Associate Professor of Accounting

Sunday, April 26, 2020

Favorite Audiobooks




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Hello, How are you? I hope you're all doing fine in this COVID-19 era. Since the lockdown, I have been busy teaching and trying to do some research at home. From time to time, I listen to some audiobooks or even relisten to the ones I've already heard before. I like using Audible a lot. I downloaded their app on my iPhone and on my iPad so I could listen to their audiobooks conveniently. Before this COVID-19 disruption, I used to listen to audiobooks in my walks to and from school. I especially like some of the courses they have and the Audible Originals. I find them really interesting and I hope they will spark your curiosity.

In my previous book post, I mentioned that I would be sharing some of my favorite audiobooks. So, here they are.




When the Wolves Bite (Scott Wapner) - I finished this audiobook several months ago, but I've been relistening to this lately. This book is all about the clash between Bill Ackman and Carl Icahn, both activist investors that speculate in the stock market. The book focuses mostly on a very interesting sequence of events during which these two activists took opposing investment positions on Herbalife. Bill Ackman took a large short position, thinking that Herbalife was just a pyramid con scheme that the market would eventually recognize. However, Carl Icahn, had a very different view of the company. He thought Herbalife was a company with a very smart and efficient marketing model with a bright future. What I liked the most about the book is that, while you immerse yourself in the intriguing sequence of events, you learn a lot about the nuances of investor activism. It was both, enjoyable and instructive. 




Emma (Jane Austen) - A classic novel that most of us probably already know (or will, there is a recent movie about it!). I got this one for free from Audible. Every month Audible gives away a few audiobooks you can choose from. I was skeptical at first, but I ended up enjoying it. The story is about a smart young woman named Emma Woodhouse. A member of the English high society during the Victorian times. As the last single sibling, she basically sees herself as her widowed father's caretaker and doesn't expect to get married, but she enjoys being a matchmaker. I will not say much more because I do not want to spoil it for you. Let’s just say that her intervention in other people's lives runs into unexpected contingencies, and in the process, she learns from the world and about herself.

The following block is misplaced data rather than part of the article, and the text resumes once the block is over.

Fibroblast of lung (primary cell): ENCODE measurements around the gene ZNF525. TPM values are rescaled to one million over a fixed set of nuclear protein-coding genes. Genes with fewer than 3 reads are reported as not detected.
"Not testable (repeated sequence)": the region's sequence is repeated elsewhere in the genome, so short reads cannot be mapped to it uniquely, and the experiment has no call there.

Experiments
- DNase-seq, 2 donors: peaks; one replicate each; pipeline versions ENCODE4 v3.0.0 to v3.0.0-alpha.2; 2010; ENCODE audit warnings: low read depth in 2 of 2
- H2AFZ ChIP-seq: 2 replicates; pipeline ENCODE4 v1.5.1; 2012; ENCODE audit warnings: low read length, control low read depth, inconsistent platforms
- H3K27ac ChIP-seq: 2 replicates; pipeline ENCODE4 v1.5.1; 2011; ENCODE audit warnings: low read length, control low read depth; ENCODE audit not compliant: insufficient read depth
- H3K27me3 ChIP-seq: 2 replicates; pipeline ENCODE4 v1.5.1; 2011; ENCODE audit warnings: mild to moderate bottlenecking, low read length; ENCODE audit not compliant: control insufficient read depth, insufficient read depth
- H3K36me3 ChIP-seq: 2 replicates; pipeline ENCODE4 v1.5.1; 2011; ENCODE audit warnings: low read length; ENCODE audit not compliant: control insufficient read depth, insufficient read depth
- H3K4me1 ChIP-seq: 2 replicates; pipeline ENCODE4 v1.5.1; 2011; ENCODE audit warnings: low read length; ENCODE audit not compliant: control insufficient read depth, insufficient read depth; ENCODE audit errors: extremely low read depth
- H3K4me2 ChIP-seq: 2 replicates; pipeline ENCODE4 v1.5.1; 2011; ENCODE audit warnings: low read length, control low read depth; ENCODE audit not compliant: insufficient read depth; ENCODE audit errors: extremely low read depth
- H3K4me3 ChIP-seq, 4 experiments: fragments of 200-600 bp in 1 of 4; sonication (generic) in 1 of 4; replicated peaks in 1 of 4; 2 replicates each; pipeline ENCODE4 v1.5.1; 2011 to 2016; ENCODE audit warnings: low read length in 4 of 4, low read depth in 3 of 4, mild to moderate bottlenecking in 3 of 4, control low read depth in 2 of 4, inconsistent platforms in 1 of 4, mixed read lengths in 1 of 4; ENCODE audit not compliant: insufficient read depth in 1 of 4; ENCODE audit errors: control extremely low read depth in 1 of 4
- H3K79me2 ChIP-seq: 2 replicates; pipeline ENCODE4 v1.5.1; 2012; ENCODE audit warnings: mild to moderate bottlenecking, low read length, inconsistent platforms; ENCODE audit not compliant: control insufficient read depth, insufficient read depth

Algorithms to Live By (Brian Christian, Tom Griffiths) - Written by an acclaimed author and by a cognitive scientist, this book is basically about applying algorithms in our daily lives. I think the authors did a good job in realistically applying mathematical optimization to real-life situations. What I did not like about this book is that the authors seem to ignore that most of the Math they use originated in Economics and Operations Research, not in Computer Science. They seem to attribute all of them to Computer Science. In one of their examples, they actually mention a professor from Tepper School of Business, Michael Trick. However, they never mention Economics or Operations Research. It almost felt like “intellectual appropriation”.